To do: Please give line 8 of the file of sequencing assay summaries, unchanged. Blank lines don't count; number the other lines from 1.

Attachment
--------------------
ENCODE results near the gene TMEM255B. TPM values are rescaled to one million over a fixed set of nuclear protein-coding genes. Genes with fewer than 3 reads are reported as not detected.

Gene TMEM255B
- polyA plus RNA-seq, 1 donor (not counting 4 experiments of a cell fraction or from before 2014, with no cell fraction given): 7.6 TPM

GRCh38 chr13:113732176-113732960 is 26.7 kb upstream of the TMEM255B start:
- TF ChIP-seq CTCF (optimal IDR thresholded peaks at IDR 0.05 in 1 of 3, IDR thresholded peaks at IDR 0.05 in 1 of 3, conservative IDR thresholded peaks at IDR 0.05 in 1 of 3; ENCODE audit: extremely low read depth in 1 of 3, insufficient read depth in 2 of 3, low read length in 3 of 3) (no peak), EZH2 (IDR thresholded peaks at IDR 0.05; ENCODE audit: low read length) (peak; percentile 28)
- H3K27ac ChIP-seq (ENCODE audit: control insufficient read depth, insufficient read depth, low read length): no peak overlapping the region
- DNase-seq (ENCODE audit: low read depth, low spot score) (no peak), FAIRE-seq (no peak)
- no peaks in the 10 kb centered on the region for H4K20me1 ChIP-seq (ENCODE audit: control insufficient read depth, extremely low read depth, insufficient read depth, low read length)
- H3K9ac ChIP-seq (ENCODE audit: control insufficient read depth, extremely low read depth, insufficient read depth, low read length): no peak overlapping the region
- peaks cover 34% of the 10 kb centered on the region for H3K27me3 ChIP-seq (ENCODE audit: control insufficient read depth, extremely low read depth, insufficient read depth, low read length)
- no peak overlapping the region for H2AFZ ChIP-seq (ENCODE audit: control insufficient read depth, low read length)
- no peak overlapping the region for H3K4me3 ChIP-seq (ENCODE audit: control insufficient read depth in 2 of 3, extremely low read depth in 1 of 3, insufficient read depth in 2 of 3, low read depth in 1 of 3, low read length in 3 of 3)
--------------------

- no peaks in the 10 kb centered on the region for H4K20me1 ChIP-seq (ENCODE audit: control insufficient read depth, extremely low read depth, insufficient read depth, low read length)